The western Kansas economy relies heavily on crops irrigated by the Ogallala Aquifer.

These crops provide most of the grain and forage for ethanol plants and livestock operations including feedlots, dairies and hog operations in the region.

Without this reliable source these industries will not stay in the area, and when they go other support industries will also leave. To ensure a vital economy into the future now is the time to get serious about doing what needs to be done to stabilize the aquifer.

If we continue to pump more water out then is what is being recharged, we are certain to see a declining economy in the very near future.

Like many other industries, technology in the irrigation field has advanced by leaps and bounds in just a few short years. Tools like soil moisture probes and plant sensors can be used to schedule proper and efficient irrigation applications.

Subsurface drip and mobile drip systems significantly reduce evaporation rates and the amount of irrigation water needed to grow the crop. But one of the issues we continue to struggle with is that many of our fields are just not in condition to infiltrate water. Decades of intensive tillage have destroyed the pore spaces the soil needs to take in water.

Many of the pore spaces are formed when the soil has good and stable soil aggregates.

Aggregates are individual soil particles of sand, silt and clay that are bound together by root exudates and organic glues.

Microbes that live in the soil, like bacteria, fungi, and other microorganisms, produce the organic glues.

These microbes flourish in a healthy soil where fields are in a no-till system.

Other pore spaces are created by earthworms and other macrofauna like centipedes, slugs and snails. Every time we disturb the soil, we basically destroy the habitat of these soil microbes.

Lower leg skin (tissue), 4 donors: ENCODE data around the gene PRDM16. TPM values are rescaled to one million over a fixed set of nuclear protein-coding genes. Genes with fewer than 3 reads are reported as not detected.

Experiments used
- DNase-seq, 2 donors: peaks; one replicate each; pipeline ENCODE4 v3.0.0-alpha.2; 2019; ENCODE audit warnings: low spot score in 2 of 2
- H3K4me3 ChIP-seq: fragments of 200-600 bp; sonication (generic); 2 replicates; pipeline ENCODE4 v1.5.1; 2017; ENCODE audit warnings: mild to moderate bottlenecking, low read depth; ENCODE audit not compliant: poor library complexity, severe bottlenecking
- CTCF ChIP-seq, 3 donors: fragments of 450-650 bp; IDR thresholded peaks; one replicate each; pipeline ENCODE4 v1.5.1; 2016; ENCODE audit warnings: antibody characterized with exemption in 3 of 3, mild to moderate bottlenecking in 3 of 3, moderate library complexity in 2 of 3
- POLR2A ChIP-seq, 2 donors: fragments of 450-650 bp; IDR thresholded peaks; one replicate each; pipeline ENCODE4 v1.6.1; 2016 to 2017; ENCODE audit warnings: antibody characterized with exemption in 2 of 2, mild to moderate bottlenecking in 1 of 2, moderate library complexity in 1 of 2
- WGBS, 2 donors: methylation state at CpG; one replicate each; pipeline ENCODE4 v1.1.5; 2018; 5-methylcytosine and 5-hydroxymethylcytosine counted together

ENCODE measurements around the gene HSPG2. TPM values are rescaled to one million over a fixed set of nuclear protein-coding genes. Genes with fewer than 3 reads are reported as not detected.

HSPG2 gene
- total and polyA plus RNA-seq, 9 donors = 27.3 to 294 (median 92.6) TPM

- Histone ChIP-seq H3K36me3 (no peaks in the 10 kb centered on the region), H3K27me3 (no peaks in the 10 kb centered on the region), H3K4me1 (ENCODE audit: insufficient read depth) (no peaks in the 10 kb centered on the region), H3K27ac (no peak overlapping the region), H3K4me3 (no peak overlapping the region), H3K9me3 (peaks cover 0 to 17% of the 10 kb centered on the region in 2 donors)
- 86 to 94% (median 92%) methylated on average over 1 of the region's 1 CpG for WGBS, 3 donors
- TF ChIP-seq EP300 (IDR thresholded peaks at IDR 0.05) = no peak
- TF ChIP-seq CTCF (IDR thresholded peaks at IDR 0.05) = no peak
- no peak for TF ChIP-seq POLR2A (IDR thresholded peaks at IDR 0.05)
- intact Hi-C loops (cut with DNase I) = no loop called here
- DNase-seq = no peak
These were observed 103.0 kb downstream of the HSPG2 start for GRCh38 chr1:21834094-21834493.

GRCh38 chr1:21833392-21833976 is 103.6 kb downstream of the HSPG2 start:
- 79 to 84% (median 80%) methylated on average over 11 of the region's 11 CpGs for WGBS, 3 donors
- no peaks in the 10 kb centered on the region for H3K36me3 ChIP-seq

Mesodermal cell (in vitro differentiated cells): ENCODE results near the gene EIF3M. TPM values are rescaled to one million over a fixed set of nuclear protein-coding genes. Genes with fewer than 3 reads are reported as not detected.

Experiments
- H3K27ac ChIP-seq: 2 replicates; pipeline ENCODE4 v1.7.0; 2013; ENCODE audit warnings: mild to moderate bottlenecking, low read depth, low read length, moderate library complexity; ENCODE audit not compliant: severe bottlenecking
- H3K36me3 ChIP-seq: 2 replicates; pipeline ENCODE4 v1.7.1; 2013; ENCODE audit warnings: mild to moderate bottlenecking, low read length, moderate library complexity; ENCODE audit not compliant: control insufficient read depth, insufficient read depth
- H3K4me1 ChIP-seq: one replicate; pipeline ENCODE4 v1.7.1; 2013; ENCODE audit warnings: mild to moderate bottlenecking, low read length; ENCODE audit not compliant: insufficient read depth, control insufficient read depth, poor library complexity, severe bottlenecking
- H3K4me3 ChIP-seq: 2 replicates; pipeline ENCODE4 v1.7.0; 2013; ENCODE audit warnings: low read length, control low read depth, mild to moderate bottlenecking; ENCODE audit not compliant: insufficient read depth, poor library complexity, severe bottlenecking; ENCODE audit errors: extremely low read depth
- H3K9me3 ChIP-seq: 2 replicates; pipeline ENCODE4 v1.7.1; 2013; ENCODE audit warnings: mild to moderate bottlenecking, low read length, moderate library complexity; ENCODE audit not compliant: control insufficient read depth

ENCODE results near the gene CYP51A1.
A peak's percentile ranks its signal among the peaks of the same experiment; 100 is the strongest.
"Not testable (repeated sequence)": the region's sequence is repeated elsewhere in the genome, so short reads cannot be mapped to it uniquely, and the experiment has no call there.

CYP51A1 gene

Tillage also physically destroys the soil aggregates by breaking them down into individual soil particles.

Maintaining a living root in the soil, as much as possible throughout the year, is also essential in maintaining the needed pore spaces in the soil.

Living roots produce root exudates that help bind soil particles together into larger soil aggregates. Living plants provide a carbon source, which is food for the soil microbes, through the photosynthesis process.

Decaying roots provide direct channels for water to infiltrate into the soil.

Growing cover crops, between cash crops, is one way of maintaining a living root in the soil.

By incorporating some simple soil health practices, like no-till and cover crops, along with the other irrigation technology available, we can reduce our water use significantly.

Which can help us get to where we are only pumping as much water out of the aquifer as is being recharged. This will ensure that water will be available for all water users in the region for generations to come.

For more information about this or other soil health practices, contact Younker at dale.younker@usda.gov or call any local NRCS office.